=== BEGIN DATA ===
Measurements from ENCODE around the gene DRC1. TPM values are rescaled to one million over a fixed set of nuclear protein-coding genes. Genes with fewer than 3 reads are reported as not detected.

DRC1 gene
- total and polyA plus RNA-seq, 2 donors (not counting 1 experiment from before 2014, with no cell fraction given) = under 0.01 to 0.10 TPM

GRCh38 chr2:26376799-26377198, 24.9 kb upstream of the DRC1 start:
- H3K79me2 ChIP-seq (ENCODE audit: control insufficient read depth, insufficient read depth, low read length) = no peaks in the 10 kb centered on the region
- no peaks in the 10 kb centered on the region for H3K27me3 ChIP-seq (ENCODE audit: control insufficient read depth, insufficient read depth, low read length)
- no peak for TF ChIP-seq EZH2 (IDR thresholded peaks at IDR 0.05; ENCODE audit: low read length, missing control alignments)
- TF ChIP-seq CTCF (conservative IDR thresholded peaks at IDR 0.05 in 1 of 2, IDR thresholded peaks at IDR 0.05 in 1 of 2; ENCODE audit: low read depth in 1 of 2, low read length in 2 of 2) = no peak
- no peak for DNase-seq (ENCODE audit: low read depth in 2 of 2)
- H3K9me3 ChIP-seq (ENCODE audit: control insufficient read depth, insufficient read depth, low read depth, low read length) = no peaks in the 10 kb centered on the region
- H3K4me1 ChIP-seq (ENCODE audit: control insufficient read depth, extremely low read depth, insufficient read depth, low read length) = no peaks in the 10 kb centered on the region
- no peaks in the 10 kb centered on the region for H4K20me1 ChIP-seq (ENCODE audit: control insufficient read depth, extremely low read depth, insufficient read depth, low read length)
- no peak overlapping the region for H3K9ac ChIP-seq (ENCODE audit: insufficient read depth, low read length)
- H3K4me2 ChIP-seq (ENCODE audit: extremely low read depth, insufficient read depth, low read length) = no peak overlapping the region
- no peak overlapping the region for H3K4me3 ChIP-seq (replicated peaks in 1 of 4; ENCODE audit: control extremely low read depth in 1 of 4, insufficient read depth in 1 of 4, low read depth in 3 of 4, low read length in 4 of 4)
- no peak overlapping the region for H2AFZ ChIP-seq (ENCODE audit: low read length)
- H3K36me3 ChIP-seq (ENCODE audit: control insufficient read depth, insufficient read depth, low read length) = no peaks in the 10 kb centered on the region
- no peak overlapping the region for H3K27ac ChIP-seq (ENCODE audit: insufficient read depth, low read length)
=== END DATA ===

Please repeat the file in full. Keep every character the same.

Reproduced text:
Measurements from ENCODE around the gene DRC1. TPM values are rescaled to one million over a fixed set of nuclear protein-coding genes. Genes with fewer than 3 reads are reported as not detected.

DRC1 gene
- total and polyA plus RNA-seq, 2 donors (not counting 1 experiment from before 2014, with no cell fraction given) = under 0.01 to 0.10 TPM

GRCh38 chr2:26376799-26377198, 24.9 kb upstream of the DRC1 start:
- H3K79me2 ChIP-seq (ENCODE audit: control insufficient read depth, insufficient read depth, low read length) = no peaks in the 10 kb centered on the region
- no peaks in the 10 kb centered on the region for H3K27me3 ChIP-seq (ENCODE audit: control insufficient read depth, insufficient read depth, low read length)
- no peak for TF ChIP-seq EZH2 (IDR thresholded peaks at IDR 0.05; ENCODE audit: low read length, missing control alignments)
- TF ChIP-seq CTCF (conservative IDR thresholded peaks at IDR 0.05 in 1 of 2, IDR thresholded peaks at IDR 0.05 in 1 of 2; ENCODE audit: low read depth in 1 of 2, low read length in 2 of 2) = no peak
- no peak for DNase-seq (ENCODE audit: low read depth in 2 of 2)
- H3K9me3 ChIP-seq (ENCODE audit: control insufficient read depth, insufficient read depth, low read depth, low read length) = no peaks in the 10 kb centered on the region
- H3K4me1 ChIP-seq (ENCODE audit: control insufficient read depth, extremely low read depth, insufficient read depth, low read length) = no peaks in the 10 kb centered on the region
- no peaks in the 10 kb centered on the region for H4K20me1 ChIP-seq (ENCODE audit: control insufficient read depth, extremely low read depth, insufficient read depth, low read length)
- no peak overlapping the region for H3K9ac ChIP-seq (ENCODE audit: insufficient read depth, low read length)
- H3K4me2 ChIP-seq (ENCODE audit: extremely low read depth, insufficient read depth, low read length) = no peak overlapping the region
- no peak overlapping the region for H3K4me3 ChIP-seq (replicated peaks in 1 of 4; ENCODE audit: control extremely low read depth in 1 of 4, insufficient read depth in 1 of 4, low read depth in 3 of 4, low read length in 4 of 4)
- no peak overlapping the region for H2AFZ ChIP-seq (ENCODE audit: low read length)
- H3K36me3 ChIP-seq (ENCODE audit: control insufficient read depth, insufficient read depth, low read length) = no peaks in the 10 kb centered on the region
- no peak overlapping the region for H3K27ac ChIP-seq (ENCODE audit: insufficient read depth, low read length)